Publishing policy - workplace prosecutions
Prosecution outcomes and other enforcement information
The Department of Justice and Attorney-General publishes information about prosecutions and enforceable undertakings.
Publishing prosecution-related information and enforceable undertakings encourages compliance with Queensland's work health and safety and electrical safety laws by:
- educating duty holders and the community about the consequences of non-compliance
- identifying the need for real and sustainable improvement in safety practices in Queensland workplaces to reduce the toll from work-related death, injury and illness
- increasing awareness of the need to protect individuals, families and the community from deaths, injuries and property loss caused by electricity and workplace incidents
- providing information about how to prevent similar breaches.
The department endeavours to ensure that all information it publishes is accurate, impartial and balanced, and encourages compliance with Queensland's work health and safety and electrical safety laws.
The department draws public and media attention to factual information about charges which have been laid before the courts, but takes great care to avoid any publicity which could prejudice a fair trial.
The department also strives to ensure the information it publishes is not defamatory, does not violate the rule and conventions relating to sub judice (cases that are still being considered or are before the courts), or in any other way prejudices the fair hearing or objectivity required in such matters.
The department publicises prosecution-related information and enforceable undertakings via:
- Media statements: The department issues media releases and responds to media enquiries, including on occasion granting media interviews to print, broadcast and online media outlets.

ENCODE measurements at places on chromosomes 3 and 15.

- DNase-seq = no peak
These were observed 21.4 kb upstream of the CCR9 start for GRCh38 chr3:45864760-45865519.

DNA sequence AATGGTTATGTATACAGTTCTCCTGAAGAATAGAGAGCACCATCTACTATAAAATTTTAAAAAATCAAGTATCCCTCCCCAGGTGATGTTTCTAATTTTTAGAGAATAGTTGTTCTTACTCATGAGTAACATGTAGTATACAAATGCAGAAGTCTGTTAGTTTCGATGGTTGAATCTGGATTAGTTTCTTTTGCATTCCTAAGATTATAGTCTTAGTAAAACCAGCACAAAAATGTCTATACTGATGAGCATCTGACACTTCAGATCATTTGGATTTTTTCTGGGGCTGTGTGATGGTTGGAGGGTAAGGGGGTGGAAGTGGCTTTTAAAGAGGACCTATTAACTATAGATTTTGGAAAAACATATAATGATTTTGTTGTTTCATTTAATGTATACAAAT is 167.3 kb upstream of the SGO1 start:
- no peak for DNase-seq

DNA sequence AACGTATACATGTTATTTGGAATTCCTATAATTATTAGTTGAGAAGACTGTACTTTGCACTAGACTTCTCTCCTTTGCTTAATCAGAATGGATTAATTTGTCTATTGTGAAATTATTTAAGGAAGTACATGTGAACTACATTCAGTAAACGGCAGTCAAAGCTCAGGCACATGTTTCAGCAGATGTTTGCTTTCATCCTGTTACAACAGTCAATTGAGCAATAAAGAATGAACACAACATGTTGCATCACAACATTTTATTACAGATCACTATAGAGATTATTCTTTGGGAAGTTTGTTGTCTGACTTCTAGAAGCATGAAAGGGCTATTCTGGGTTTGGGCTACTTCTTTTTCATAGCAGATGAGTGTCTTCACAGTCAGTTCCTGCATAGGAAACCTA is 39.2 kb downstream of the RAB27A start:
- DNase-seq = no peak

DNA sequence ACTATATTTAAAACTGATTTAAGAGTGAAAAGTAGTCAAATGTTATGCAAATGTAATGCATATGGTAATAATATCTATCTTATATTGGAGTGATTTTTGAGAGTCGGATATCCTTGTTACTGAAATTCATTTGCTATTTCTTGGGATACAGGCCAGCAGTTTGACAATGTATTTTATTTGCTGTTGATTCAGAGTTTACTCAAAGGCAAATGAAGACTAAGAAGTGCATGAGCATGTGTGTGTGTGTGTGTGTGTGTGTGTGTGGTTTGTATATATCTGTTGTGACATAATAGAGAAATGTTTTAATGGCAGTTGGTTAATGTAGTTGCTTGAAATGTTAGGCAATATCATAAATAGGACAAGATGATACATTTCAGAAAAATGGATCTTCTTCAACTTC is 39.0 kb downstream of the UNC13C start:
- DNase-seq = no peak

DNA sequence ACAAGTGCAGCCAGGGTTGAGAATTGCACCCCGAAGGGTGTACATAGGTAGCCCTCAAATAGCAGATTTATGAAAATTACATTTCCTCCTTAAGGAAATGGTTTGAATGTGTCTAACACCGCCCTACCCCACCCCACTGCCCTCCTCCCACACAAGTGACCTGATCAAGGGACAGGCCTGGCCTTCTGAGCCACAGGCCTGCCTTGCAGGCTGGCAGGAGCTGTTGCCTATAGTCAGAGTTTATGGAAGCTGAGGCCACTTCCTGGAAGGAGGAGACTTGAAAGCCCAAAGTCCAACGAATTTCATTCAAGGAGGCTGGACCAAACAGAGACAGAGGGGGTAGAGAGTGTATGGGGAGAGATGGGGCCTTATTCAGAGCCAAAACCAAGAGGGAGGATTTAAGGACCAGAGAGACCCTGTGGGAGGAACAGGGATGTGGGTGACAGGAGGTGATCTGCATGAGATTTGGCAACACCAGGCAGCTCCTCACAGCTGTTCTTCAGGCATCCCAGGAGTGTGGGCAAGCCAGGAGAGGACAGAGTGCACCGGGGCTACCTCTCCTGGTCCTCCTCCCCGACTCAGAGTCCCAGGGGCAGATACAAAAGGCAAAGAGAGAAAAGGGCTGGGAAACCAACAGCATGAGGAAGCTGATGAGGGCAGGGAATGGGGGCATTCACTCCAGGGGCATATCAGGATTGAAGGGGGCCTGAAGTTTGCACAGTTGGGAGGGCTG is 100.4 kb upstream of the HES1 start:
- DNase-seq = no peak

- Conferences and public forums: Departmental representatives participating in public forums such as safety conferences disseminate information and statistics on prosecutions and enforceable undertakings.
- Publications: The department publishes a wide variety of printed publications or printable versions of online publications which contain information on prosecutions and enforceable undertakings.
- Research: The department collects and publishes data and statistics on notices issued, fines imposed, successful prosecutions and accepted enforceable undertakings.
Approach to public comment and publishing of information
Investigations: The department, if requested, will confirm the start of an investigation to clarify factual and procedural matters and to avoid speculation in the media.
The department generally will not comment on the specifics of an ongoing investigation.
To protect the privacy of people involved in workplace incidents involving safety issues, no personal identifying information is released publicly except as part of a legal proceeding.
Comment on court proceedings prior to their resolution will generally only be made in relation to particular steps in the court process.
The department will also, from time to time as it deems appropriate, publish relevant information such as industry alerts on urgent safety issues.